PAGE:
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Dying Buffalo, Shot with an Arrow, 1832–33
oil
24 x 29 in.
Smithsonian American Art Museum, Gift of Mrs. Joseph Harrison, Jr.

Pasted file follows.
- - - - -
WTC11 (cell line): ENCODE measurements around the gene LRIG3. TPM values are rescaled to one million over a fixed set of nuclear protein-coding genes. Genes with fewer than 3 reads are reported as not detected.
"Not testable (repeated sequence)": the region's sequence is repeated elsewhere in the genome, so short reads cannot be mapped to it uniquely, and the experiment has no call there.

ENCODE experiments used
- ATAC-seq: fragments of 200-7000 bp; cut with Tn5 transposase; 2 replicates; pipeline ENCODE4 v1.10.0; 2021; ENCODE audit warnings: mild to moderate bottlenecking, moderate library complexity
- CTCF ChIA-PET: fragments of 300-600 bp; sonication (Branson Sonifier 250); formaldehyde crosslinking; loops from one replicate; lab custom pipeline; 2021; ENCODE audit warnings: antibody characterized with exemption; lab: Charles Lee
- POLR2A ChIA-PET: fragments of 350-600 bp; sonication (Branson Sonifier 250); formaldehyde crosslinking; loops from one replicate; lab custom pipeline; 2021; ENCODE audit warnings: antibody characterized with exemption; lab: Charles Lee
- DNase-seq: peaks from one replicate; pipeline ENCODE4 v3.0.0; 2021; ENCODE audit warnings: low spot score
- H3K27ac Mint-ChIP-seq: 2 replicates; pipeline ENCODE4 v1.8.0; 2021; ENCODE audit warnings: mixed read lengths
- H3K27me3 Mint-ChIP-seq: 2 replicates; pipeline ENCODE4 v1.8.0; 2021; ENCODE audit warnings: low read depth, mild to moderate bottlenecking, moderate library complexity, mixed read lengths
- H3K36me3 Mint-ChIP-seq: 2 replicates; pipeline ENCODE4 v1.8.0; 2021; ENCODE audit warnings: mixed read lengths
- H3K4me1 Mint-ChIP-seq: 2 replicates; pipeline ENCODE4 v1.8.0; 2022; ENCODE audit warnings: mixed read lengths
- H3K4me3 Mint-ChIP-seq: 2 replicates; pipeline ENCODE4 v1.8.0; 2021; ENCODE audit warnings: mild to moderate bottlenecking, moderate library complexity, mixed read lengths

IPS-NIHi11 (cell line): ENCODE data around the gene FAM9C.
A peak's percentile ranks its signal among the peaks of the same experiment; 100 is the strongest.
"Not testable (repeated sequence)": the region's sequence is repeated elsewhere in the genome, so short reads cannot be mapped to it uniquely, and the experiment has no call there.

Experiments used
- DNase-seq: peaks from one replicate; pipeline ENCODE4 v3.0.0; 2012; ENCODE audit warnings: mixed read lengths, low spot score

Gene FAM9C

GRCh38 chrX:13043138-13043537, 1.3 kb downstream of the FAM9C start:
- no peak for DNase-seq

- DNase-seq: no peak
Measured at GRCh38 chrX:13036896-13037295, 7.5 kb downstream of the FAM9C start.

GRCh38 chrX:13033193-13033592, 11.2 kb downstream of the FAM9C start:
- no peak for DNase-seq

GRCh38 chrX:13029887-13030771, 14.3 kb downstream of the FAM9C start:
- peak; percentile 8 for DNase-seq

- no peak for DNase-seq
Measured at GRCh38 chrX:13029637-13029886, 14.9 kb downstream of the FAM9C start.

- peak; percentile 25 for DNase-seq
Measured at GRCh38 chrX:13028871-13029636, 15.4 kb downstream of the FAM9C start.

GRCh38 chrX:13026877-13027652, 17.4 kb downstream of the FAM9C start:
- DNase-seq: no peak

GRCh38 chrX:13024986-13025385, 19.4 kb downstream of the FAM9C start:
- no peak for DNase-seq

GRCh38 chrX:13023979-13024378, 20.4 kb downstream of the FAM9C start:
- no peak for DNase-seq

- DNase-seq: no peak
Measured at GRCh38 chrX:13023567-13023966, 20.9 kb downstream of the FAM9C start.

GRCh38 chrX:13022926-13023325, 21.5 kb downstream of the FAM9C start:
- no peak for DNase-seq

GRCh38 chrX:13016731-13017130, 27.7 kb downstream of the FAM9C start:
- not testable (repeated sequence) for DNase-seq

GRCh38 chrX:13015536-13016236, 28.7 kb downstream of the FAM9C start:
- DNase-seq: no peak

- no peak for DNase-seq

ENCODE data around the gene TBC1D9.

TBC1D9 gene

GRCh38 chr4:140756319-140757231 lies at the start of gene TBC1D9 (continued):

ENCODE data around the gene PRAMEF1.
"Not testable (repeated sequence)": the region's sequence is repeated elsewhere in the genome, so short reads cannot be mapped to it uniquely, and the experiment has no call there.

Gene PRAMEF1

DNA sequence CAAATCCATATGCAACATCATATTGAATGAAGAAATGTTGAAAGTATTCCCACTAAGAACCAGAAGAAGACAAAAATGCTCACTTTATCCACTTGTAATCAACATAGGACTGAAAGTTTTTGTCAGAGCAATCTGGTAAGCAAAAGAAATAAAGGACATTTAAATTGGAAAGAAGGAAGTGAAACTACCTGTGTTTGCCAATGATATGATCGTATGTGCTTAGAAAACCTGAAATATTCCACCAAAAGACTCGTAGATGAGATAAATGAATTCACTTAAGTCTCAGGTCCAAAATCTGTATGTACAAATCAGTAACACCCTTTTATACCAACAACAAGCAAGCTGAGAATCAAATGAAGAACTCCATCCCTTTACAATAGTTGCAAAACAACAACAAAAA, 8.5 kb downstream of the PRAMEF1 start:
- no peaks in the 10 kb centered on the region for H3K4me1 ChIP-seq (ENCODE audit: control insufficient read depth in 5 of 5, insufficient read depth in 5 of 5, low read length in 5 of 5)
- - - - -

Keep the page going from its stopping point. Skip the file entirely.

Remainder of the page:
Catlin marveled at the herds that rolled in mighty numbers across the Plains, but he predicted that the buffalo would soon be extinct, ensuring the extinction of the Plains Indians' way of life as well. Already in Catlin's time, Plains Indians were killing bison in increasing numbers (and taking extra wives to prepare the hides) to take advantage of trading opportunities. But relentless expansion across the West also exacted a heavy toll on herds as demand increased for meat to feed railroad construction crews, hides to buffer machinery, and bones to manufacture china and fertilizer. Rapid consumption of buffalo also served a broader U.S. government policy of killing bison to further breakdown native cultures and increase their dependence on the government. Catlin's grisly portrait of a dying buffalo bull is a memento mori for the bison and the Plains Indians as well.


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